Petters and Neckers
Eleanor Rowland Wembridge
July 1, 1925
Last summer I was at a student conference of young women comprised of about eight hundred college girls from the middle western states. The subject of petting was very much on their minds, both as to what attitude they should take toward it with the younger girls, (being upperclassmen themselves) and also how much renunciation of this pleasurable pastime was required of them. If I recall correctly, two entire mornings were devoted to discussing the matter, two evenings, and another overflow meeting.
So far as I could judge from their discussion groups, the girls did not advise younger classmen not to pet-they merely advised them to be moderate about it, not lose their heads, not go too far-in fact the same line of conduct which is advised for moderate drinking. Learn temperance in petting, not abstinence. (I find this one of the most fascinating statements of the article. Keep in mind that this is during Prohibition where alcohol was supposed to be illegal. But here, like elsewhere in society, it was an acknowledged fact as to its use. If there is another irony here as well, it is that Prohibition was a driving issue brought to bear by womans newfound political activism.) Before the conference I made it my business to talk to as many college girls as possible. I consulted as many, both in groups and privately, as I had time for at the conference. And since it is all to be repeated in another state this summer, I have been doing so, when opportunity offered, ever since: Just what does petting consist in? What ages take it most seriously? Is it a factor in every party? Do "nice" girls do it, as well, as those who are not so "nice"? Are they "stringing" their elders, by exaggerating the prevalence of petting, or is there more of it than they admit? These are samples of the questions I have asked, and have heard them ask each other in the discussions where I have listened in.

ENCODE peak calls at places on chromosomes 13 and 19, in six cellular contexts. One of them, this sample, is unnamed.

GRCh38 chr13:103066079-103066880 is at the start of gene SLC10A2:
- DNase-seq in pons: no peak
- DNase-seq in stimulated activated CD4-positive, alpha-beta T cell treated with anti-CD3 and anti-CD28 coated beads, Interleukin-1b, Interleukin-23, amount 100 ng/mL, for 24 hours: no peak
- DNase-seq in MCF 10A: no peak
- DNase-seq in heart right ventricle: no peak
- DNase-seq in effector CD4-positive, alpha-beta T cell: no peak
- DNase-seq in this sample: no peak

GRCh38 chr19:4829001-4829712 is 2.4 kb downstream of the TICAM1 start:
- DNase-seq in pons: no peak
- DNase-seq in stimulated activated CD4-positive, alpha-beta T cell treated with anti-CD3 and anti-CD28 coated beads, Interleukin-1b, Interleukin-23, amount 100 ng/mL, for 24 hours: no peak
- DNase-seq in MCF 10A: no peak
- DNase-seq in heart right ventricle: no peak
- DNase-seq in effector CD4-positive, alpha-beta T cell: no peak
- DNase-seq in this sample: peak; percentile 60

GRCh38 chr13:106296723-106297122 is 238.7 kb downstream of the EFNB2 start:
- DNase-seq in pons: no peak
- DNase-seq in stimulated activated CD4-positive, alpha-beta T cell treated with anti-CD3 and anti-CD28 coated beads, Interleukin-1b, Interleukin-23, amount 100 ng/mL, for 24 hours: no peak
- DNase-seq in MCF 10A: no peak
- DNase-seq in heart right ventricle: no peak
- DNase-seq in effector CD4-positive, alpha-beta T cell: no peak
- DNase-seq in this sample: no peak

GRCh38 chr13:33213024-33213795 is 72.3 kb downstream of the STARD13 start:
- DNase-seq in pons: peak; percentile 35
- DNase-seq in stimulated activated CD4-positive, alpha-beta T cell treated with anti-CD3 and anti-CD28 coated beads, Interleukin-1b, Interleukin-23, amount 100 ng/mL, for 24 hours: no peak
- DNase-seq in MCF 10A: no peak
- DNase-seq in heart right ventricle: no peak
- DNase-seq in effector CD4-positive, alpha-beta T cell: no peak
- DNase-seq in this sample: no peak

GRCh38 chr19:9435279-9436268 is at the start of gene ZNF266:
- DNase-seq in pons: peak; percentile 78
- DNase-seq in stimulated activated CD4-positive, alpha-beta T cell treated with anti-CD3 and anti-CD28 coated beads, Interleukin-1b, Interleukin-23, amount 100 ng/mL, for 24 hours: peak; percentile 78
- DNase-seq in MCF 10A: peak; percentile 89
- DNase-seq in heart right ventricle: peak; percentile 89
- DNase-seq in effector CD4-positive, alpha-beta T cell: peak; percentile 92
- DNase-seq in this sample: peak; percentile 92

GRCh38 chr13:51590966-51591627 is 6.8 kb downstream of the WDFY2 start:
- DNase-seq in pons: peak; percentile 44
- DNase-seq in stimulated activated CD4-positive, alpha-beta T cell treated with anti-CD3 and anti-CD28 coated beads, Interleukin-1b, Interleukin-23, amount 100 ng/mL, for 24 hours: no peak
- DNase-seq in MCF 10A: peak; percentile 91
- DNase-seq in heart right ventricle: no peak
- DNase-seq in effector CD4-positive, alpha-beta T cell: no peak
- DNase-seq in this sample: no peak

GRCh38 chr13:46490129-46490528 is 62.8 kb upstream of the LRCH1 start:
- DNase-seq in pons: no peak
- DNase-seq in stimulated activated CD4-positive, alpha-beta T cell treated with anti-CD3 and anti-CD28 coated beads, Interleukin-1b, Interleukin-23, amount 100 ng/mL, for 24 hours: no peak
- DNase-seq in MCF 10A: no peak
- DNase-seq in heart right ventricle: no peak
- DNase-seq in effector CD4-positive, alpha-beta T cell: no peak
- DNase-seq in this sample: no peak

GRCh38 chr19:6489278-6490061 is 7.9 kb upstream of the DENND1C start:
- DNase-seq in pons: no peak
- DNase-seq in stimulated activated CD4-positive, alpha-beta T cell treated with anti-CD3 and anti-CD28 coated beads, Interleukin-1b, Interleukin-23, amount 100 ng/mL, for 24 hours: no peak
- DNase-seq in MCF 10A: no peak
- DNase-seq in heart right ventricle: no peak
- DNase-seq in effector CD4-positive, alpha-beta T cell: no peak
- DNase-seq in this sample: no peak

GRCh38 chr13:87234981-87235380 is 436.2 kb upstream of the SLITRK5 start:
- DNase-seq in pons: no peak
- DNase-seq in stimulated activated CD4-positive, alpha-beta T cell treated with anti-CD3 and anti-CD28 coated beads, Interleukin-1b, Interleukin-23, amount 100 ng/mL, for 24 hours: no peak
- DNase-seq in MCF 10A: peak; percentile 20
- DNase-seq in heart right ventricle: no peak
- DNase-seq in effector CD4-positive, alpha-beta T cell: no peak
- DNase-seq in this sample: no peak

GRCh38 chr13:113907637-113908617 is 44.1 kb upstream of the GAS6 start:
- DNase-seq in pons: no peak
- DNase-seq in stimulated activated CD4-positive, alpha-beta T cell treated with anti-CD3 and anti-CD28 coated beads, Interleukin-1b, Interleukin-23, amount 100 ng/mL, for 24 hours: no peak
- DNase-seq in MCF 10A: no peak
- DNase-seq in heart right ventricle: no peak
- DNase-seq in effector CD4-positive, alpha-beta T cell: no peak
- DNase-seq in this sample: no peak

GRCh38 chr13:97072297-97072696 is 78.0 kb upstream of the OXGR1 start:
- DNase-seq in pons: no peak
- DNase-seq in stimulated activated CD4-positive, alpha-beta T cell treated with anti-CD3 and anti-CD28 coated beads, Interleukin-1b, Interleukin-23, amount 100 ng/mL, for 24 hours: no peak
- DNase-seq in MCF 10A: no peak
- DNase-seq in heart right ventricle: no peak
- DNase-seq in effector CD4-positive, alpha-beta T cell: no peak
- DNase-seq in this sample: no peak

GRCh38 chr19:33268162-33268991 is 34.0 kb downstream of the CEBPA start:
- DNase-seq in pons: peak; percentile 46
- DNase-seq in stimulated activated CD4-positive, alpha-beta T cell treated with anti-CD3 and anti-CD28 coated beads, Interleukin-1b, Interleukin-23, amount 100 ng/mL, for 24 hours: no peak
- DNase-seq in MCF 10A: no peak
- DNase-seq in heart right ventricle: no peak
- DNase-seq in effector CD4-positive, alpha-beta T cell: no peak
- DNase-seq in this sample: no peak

One fact is evident, that whether or not they pet, they hesitate to have anyone believe that they do not. It is distinctly the mores of the time to be considered as ardently sought after, and as not too priggish to respond. As one girl said-"I don't particularly care to be kissed by some of the fellows I know, but I'd let them do it any time rather than think I wouldn't dare. As a matter of fact, there are lots of fellows I don't kiss. It's the very young kids that never miss a chance."